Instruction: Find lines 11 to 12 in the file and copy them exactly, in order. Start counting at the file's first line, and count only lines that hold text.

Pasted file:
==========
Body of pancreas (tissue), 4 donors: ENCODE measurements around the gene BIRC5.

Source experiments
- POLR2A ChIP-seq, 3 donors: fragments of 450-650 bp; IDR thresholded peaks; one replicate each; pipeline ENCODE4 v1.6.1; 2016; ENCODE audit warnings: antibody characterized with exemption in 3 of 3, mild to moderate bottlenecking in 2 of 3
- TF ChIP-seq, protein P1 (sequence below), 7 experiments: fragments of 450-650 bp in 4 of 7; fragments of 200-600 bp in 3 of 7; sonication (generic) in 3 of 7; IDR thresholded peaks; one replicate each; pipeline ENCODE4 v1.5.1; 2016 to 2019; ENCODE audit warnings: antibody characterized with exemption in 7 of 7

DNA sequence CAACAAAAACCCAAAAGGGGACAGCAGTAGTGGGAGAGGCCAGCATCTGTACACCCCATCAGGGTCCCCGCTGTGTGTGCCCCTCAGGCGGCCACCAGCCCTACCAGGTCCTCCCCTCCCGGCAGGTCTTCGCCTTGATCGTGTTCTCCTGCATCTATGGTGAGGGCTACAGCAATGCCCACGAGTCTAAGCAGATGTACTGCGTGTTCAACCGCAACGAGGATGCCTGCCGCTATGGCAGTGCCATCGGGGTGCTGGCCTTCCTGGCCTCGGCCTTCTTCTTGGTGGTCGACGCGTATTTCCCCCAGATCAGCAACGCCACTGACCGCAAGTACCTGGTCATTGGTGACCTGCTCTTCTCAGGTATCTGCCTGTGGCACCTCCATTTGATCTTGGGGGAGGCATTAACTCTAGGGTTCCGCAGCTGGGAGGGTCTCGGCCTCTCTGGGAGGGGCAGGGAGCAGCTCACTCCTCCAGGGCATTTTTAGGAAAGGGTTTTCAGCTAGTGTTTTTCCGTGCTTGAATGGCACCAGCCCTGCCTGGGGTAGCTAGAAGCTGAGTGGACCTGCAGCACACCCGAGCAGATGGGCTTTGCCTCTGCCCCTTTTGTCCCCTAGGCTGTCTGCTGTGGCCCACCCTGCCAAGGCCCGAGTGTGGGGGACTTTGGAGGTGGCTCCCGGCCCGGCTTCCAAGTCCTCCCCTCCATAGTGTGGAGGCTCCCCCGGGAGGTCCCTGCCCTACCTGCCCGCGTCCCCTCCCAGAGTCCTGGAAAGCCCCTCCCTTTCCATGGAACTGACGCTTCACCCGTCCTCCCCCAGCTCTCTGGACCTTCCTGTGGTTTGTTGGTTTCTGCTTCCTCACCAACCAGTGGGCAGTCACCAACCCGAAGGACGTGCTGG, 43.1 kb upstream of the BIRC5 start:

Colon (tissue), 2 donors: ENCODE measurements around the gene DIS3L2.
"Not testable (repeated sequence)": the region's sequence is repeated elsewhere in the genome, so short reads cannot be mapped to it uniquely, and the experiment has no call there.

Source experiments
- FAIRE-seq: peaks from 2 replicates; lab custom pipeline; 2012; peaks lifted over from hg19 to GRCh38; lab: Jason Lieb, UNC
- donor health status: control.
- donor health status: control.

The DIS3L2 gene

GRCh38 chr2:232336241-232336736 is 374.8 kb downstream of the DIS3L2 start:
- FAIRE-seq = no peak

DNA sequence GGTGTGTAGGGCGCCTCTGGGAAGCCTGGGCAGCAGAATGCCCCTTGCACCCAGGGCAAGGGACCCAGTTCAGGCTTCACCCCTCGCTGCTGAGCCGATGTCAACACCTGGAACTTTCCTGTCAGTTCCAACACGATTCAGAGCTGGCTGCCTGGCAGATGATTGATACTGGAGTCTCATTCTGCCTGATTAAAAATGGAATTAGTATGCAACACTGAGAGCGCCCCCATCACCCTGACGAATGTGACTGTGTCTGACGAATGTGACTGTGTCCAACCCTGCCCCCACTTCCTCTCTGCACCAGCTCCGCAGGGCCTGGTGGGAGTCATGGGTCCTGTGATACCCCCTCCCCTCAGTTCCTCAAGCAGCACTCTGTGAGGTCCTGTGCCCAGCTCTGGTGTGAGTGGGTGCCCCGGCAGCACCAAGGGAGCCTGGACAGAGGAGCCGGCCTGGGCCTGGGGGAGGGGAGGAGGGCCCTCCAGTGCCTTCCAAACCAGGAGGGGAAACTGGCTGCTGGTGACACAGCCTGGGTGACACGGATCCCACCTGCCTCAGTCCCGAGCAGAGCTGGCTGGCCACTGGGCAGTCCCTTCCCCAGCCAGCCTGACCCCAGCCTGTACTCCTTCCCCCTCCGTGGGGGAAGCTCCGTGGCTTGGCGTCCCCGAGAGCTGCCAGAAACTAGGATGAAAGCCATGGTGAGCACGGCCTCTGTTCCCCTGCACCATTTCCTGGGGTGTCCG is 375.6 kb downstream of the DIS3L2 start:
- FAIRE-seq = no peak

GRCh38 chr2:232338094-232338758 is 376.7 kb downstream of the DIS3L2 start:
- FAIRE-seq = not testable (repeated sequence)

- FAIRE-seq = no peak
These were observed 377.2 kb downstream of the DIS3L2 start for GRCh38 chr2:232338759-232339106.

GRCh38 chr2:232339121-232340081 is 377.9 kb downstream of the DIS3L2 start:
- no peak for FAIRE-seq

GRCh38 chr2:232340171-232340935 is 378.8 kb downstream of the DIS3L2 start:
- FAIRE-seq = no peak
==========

- donor health status: control.

The DIS3L2 gene